Men are supposed to be invulnerable. When threatened, they’re expected to deal with the source of the problem and shut it down. Things are not meant to get under their skin. Big boys don’t cry.
That’s one of the reasons Richard Gadd’s monologue is so powerful. It’s a dark, intense and angry true-life story of being stalked. For several years, he has been victimised by a woman who, by his description, is almost certainly in need of mental-health support. She hasn’t left him alone to this day.
It’s not that his experience is any more distressing than it is for the many women who have been stalked by men, but the expectation that he should laugh it off or sort it out himself drives home the sense of helplessness that anyone – male or female – would feel in this situation.
Nowhere do you get the measure of how profoundly he was affected more than when he describes winning the Edinburgh Comedy Award in 2016. What we saw on our screens was a man delighted to have triumphed in his industry’s toughest competition. What he felt on the inside was something different. This was less a victory over his fellow comedians than an act of defiance in the face of the woman who had done everything she could to bring him down.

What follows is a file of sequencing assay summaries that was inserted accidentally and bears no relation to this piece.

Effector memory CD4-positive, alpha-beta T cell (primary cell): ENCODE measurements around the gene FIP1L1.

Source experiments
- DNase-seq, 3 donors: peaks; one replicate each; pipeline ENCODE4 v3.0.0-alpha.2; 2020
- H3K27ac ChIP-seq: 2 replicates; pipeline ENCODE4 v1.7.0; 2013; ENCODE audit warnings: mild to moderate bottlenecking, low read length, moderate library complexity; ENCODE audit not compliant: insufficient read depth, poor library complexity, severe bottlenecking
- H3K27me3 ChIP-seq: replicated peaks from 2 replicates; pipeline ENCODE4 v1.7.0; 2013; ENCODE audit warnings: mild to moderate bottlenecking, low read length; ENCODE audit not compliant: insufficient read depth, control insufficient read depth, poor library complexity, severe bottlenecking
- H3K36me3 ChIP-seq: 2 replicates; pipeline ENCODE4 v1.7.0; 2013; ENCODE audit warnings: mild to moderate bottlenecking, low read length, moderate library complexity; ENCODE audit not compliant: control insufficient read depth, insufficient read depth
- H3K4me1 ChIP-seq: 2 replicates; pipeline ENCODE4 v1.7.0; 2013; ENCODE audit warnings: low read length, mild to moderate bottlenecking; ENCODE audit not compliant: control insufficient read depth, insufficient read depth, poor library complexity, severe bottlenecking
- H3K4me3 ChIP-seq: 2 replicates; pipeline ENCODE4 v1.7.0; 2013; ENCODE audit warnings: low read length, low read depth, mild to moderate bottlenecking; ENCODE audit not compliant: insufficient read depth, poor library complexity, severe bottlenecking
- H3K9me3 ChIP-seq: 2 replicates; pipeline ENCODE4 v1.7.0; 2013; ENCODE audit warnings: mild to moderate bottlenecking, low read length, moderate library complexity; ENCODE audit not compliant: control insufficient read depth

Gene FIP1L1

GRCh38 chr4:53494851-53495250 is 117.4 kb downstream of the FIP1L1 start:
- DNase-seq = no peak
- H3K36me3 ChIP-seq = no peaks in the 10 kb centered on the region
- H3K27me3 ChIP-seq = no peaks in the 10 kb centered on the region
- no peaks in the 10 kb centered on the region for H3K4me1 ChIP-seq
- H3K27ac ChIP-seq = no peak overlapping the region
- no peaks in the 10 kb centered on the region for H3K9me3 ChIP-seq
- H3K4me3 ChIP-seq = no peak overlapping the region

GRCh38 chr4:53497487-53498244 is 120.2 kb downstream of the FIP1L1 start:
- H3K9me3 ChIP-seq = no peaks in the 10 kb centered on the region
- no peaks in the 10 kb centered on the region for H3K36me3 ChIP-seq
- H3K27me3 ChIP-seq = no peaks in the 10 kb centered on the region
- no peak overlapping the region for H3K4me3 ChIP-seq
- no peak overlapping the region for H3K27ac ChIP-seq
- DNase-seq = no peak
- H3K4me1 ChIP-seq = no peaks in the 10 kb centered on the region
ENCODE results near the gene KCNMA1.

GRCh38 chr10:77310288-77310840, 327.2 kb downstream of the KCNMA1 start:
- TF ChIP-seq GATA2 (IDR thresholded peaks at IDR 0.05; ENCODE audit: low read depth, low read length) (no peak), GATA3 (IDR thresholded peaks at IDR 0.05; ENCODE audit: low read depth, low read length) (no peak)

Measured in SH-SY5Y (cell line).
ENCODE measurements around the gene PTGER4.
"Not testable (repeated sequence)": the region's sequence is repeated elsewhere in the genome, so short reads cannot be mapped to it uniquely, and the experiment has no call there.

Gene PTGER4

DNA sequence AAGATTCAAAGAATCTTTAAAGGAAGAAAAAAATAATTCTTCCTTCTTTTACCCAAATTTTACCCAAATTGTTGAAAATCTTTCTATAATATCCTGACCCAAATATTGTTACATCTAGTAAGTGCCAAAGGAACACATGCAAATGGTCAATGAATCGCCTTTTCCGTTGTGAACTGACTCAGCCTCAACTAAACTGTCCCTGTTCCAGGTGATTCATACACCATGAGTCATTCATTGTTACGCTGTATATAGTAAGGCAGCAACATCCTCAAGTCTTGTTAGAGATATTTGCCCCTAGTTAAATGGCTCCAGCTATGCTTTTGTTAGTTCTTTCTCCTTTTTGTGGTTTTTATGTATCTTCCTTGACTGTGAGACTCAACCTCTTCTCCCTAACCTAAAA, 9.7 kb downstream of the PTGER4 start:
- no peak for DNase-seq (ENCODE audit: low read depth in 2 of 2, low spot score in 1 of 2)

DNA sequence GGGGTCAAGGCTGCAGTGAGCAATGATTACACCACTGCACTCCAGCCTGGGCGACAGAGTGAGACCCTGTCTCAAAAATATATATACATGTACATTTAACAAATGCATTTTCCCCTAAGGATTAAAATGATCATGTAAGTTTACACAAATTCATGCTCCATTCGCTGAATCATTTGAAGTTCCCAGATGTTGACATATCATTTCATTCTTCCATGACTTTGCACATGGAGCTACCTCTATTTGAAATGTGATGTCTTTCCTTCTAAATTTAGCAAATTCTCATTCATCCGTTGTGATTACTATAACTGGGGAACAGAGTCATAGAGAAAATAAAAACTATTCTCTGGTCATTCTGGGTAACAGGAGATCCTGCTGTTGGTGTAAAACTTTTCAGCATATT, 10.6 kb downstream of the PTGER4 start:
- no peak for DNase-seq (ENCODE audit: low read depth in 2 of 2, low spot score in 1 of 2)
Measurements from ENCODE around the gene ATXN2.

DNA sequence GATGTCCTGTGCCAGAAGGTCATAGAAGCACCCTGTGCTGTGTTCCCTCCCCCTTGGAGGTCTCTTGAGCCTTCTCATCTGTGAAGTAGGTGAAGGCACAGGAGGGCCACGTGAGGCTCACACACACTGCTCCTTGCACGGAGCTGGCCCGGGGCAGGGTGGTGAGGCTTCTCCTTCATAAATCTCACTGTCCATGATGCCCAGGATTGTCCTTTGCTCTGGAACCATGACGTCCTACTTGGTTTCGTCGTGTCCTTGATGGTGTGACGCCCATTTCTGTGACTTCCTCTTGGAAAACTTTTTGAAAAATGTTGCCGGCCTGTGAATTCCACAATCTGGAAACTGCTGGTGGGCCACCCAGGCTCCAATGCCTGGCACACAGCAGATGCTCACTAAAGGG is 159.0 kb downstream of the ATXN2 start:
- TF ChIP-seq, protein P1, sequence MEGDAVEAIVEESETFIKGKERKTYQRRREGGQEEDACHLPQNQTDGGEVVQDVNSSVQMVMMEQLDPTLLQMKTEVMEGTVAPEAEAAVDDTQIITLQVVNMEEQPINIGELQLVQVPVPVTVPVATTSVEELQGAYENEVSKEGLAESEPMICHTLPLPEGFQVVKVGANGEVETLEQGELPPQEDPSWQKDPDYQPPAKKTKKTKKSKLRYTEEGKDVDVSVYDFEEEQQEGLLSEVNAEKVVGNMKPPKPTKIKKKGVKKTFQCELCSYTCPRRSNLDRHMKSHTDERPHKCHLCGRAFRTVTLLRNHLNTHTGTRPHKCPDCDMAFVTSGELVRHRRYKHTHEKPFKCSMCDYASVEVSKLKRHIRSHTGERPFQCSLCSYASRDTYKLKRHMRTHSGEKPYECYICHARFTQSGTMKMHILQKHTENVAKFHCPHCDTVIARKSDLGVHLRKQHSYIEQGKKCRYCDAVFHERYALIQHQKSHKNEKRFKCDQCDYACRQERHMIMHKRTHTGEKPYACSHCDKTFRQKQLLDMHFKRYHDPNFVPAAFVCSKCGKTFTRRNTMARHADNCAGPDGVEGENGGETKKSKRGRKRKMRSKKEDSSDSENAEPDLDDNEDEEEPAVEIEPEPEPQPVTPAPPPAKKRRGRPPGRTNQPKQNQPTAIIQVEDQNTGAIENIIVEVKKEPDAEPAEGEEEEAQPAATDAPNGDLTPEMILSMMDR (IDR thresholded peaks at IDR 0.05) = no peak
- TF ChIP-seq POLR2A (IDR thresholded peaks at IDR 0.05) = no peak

It’s almost surreal to know that’s what went through his mind, but no more surreal than how the story kicked off. By his telling, it was a simple act of generosity. Working in a London pub, he felt sorry for a woman who had no money and gave her a cup of tea on the house. In that encounter lay the seeds of an obsession. In a tone of alarm, he reels off the number of emails, voice messages, Facebook posts and letters that followed.
Underlying the story is the destabilising feeling that none of it makes sense; there’s no logical pattern of cause and effect. It’s enough to make him lose his balance and reason. He can’t even tell if he’s grown reliant on her attention since it’s become so much a part of his daily life.
Unadorned, the story would be gripping enough, but in Jon Brittain’s in-the-round production, Gadd never lets the tension drop. In a high-precision performance, given extra depth by projections and voiceovers, he channels his rage, despair and fear into a bleak, unsettling and ferocious hour.